MINNEAPOLIS (WCCO) — Almost a year after the tornado hit North Minneapolis, there’s one hopeful sign. The blue herons, whose population was devastated by the storm, have returned to an island in the Mississippi River.

Naturalists are glad the birds are back, since no one was sure if they would return.

“When the tornado came through, at the end of May, all of our nests were lost. There were seven young chicks that were able to be rescued and taken to the wildlife rehabilitation center, but other than that, the entire colony was lost,” said Kim Nowicki, an outdoor education supervisor.

The colony included about 60 nests, with two to three chicks per nest. It was a heart-breaking loss for park staff, visitors, and for the adult herons left behind.

“They spent days, just circling and it was a volume of herons, circling the same area over and over, just kind of looking for those nests,” said Nowicki.

Nowicki says that after a week, all of the herons were gone. Park staff feared that the river birds might never return, but a welcome sight flew in on a 6 foot wing span earlier this month, but not to the same exact location.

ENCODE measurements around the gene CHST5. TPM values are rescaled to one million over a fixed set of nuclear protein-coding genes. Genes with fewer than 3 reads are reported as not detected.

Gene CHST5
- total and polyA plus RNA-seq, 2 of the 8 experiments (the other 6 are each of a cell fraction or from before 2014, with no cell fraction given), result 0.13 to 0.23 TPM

Now, the herons haven’t returned to the exact nesting site destroyed by the storm, but to a new location about a mile down-river.

“They’ve started re-nesting now on a little island across from Marshall Terrace Park, and there’s about 20 nests, they’re very active, carrying sticks, they’re doing all the behavior they should be doing,” said Nowicki.

The blue heron’s return benefits not only the view of wildlife-watchers, but the success of the river’s eco-system.

“They are a valuable predator in the eco-system. They eat a tremendous amount of things: Frogs, fish, snakes and all sorts of things, so their presence as an animal of part of the cycle is very important,” said Nowicki.

To celebrate the heron’s return, the North Mississippi Regional Park is hosting a “Heron Egg Hunt” Saturday. Kids can hunt for pretend heron eggs. For more information, click here.

  1. Dave says:

    Awesome! That was a big heartbreaker for North as well as the tremendous tree loss.

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